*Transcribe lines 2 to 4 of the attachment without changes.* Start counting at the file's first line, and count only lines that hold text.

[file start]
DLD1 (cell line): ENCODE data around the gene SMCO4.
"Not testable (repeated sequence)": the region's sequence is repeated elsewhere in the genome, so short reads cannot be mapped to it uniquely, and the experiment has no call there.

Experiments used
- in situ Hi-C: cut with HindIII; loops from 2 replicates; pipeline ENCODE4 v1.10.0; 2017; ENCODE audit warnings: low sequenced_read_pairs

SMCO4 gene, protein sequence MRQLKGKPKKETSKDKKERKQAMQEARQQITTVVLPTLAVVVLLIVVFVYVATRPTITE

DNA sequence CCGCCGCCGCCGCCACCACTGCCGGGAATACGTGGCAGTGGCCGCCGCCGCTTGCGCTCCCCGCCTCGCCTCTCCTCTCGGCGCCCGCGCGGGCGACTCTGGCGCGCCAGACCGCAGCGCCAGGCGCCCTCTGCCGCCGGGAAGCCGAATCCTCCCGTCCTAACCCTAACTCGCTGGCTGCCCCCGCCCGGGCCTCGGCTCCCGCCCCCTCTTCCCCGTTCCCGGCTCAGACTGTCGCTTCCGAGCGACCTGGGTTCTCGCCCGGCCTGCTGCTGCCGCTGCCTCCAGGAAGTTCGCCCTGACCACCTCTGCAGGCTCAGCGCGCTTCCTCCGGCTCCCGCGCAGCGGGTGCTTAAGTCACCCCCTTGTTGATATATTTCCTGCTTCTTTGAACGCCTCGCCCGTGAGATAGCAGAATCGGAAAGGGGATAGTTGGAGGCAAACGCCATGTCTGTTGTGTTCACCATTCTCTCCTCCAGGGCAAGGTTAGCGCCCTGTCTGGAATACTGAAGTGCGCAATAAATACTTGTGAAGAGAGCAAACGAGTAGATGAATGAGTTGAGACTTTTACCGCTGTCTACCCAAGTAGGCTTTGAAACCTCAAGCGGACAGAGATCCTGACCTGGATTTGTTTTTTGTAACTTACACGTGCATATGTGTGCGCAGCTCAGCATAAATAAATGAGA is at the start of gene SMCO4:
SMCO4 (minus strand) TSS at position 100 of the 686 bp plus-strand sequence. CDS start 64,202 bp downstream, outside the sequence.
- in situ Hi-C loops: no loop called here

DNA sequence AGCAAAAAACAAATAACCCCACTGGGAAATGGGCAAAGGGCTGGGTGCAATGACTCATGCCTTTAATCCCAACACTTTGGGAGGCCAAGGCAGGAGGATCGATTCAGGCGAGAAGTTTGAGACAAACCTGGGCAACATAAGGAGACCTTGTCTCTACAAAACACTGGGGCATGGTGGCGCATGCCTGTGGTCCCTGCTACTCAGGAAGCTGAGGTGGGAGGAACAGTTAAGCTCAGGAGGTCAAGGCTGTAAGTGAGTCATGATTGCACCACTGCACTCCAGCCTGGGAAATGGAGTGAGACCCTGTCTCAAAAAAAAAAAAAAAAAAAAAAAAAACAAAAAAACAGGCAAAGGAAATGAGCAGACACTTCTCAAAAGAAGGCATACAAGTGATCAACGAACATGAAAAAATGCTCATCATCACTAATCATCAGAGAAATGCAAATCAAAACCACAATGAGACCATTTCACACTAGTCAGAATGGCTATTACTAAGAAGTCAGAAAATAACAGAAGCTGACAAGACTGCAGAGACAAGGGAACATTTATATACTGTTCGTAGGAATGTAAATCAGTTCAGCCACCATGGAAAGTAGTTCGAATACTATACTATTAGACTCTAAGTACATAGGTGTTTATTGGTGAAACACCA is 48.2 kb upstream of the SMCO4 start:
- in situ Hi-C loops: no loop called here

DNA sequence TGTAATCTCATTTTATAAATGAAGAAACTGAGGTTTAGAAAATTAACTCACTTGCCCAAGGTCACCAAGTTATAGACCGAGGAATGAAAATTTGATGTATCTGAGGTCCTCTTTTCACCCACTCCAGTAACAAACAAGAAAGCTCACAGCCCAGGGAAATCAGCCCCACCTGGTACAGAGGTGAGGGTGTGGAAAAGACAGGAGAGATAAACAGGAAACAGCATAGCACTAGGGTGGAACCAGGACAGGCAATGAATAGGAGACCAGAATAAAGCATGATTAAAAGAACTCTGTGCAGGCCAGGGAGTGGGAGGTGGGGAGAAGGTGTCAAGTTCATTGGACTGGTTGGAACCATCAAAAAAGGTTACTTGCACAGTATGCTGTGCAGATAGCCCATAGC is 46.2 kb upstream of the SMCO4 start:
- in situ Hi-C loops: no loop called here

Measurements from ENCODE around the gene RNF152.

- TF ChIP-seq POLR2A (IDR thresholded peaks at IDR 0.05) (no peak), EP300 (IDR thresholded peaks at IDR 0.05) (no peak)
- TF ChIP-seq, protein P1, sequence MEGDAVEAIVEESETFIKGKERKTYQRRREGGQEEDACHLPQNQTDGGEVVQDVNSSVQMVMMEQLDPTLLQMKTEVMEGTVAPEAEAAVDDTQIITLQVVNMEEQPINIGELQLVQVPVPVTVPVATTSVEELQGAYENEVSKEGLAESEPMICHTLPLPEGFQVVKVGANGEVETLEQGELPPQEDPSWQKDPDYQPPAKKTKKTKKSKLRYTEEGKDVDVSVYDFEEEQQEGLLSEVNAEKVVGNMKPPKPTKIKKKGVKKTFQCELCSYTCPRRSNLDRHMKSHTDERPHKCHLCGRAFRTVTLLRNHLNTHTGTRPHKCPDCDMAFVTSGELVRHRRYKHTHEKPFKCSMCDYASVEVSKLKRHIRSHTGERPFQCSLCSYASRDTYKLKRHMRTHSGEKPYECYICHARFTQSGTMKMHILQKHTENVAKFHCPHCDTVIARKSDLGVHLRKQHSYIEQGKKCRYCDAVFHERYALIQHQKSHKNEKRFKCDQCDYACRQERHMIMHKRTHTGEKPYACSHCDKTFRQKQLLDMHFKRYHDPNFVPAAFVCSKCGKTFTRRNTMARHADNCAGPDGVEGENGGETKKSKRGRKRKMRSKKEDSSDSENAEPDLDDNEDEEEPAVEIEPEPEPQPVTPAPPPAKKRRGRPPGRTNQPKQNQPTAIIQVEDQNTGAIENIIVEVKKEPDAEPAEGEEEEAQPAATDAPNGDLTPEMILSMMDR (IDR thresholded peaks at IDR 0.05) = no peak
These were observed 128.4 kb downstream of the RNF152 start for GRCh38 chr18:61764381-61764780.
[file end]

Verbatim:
"Not testable (repeated sequence)": the region's sequence is repeated elsewhere in the genome, so short reads cannot be mapped to it uniquely, and the experiment has no call there.

Experiments used
- in situ Hi-C: cut with HindIII; loops from 2 replicates; pipeline ENCODE4 v1.10.0; 2017; ENCODE audit warnings: low sequenced_read_pairs